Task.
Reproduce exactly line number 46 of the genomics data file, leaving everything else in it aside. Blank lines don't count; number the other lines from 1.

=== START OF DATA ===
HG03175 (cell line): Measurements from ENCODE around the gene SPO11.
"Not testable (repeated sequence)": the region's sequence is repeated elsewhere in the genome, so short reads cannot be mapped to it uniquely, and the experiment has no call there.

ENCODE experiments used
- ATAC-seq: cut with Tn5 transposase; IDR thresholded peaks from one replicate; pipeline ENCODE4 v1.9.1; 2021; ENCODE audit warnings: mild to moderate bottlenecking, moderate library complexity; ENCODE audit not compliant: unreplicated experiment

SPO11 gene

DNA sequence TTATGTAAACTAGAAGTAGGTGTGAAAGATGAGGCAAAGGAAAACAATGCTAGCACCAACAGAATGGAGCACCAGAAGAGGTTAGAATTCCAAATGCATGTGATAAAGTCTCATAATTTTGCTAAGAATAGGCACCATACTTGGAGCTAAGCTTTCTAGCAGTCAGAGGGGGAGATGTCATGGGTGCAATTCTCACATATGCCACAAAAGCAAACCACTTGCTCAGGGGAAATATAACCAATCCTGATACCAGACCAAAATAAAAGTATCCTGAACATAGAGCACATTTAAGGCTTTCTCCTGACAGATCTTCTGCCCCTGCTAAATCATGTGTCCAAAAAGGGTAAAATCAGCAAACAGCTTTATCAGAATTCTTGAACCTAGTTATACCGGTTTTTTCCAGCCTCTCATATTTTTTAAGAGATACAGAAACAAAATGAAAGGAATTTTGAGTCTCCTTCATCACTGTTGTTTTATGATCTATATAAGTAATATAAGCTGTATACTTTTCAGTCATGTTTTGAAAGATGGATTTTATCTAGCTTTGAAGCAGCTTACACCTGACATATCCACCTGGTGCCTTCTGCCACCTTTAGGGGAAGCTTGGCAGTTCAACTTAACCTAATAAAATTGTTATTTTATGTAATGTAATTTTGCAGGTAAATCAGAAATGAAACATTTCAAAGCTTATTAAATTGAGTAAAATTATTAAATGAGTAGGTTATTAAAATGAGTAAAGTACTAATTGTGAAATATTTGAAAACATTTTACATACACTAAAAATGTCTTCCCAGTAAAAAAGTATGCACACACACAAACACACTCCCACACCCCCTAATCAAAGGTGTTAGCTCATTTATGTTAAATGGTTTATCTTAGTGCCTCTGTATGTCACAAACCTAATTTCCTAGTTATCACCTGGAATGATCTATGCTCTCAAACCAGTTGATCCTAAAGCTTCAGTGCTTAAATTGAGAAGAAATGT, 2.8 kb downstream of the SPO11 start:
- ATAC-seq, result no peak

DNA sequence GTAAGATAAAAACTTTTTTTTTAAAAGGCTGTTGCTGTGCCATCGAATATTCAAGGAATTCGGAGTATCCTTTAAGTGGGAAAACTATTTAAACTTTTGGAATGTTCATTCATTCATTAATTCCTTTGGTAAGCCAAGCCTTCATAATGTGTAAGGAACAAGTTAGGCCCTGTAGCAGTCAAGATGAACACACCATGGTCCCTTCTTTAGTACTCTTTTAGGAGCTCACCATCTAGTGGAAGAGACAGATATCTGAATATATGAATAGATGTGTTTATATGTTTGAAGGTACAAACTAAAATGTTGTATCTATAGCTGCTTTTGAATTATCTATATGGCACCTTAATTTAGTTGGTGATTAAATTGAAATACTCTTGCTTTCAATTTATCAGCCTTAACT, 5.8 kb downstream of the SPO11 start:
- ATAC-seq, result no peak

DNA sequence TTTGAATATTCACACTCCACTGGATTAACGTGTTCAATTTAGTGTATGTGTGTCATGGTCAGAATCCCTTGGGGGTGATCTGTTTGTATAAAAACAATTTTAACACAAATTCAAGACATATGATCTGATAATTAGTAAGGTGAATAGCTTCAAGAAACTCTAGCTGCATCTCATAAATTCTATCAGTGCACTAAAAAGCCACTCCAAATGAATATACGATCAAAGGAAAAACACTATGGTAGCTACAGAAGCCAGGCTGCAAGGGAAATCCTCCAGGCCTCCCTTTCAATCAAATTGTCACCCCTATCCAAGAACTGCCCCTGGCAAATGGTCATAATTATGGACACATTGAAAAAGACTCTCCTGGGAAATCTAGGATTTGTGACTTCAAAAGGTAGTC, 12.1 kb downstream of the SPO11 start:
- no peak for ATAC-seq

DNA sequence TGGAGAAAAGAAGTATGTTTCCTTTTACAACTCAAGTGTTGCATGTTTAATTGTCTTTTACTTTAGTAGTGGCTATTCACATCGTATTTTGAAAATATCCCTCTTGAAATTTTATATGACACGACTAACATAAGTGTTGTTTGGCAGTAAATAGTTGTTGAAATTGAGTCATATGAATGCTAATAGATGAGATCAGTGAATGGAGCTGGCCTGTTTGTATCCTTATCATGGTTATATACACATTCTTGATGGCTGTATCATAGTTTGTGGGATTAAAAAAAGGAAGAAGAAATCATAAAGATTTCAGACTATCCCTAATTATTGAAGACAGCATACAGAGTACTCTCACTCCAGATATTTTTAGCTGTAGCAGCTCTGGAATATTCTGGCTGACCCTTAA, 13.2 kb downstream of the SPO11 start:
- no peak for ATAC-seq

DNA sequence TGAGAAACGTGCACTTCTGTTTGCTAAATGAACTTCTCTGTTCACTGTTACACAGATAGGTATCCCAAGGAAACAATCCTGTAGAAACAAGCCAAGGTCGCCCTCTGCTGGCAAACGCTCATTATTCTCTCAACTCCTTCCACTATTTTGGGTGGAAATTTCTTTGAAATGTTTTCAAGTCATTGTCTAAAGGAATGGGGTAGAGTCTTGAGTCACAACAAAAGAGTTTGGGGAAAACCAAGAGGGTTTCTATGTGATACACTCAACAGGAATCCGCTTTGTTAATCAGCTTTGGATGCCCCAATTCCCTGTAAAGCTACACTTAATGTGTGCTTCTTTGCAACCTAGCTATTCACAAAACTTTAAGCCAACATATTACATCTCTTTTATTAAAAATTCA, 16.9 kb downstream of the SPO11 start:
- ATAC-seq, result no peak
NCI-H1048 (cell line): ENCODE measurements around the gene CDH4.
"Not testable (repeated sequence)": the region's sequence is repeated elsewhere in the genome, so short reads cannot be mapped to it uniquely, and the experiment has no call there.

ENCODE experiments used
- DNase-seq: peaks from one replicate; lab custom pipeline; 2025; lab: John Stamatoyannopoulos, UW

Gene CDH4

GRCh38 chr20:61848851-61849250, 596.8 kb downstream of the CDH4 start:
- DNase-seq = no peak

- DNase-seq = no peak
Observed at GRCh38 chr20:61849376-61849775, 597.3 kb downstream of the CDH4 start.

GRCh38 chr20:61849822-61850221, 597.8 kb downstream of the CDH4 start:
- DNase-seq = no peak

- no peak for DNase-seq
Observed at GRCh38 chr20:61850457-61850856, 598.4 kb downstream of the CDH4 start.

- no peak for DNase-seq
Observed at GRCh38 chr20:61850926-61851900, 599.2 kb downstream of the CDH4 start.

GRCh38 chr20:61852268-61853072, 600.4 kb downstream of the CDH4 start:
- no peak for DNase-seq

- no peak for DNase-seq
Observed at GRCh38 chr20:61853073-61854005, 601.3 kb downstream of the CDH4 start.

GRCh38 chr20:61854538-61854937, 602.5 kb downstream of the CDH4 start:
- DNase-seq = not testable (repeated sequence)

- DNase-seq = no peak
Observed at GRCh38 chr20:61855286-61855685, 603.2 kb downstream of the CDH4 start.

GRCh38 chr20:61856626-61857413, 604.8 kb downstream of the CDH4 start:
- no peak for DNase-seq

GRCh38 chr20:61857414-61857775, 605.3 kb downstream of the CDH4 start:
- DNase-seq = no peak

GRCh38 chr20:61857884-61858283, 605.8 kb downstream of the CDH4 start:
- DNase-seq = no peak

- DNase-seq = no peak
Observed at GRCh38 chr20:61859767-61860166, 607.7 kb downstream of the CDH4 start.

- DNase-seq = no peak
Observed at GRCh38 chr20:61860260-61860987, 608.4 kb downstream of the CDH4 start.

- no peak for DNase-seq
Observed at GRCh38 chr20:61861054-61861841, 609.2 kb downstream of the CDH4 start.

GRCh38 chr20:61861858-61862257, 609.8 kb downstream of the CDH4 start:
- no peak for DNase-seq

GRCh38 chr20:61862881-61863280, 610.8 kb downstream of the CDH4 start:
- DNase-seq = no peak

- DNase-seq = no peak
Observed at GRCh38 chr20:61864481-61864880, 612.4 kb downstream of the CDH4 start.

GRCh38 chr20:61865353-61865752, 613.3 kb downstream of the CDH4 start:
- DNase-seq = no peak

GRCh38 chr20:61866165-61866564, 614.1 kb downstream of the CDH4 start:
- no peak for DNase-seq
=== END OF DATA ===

Observed at GRCh38 chr20:61859767-61860166, 607.7 kb downstream of the CDH4 start.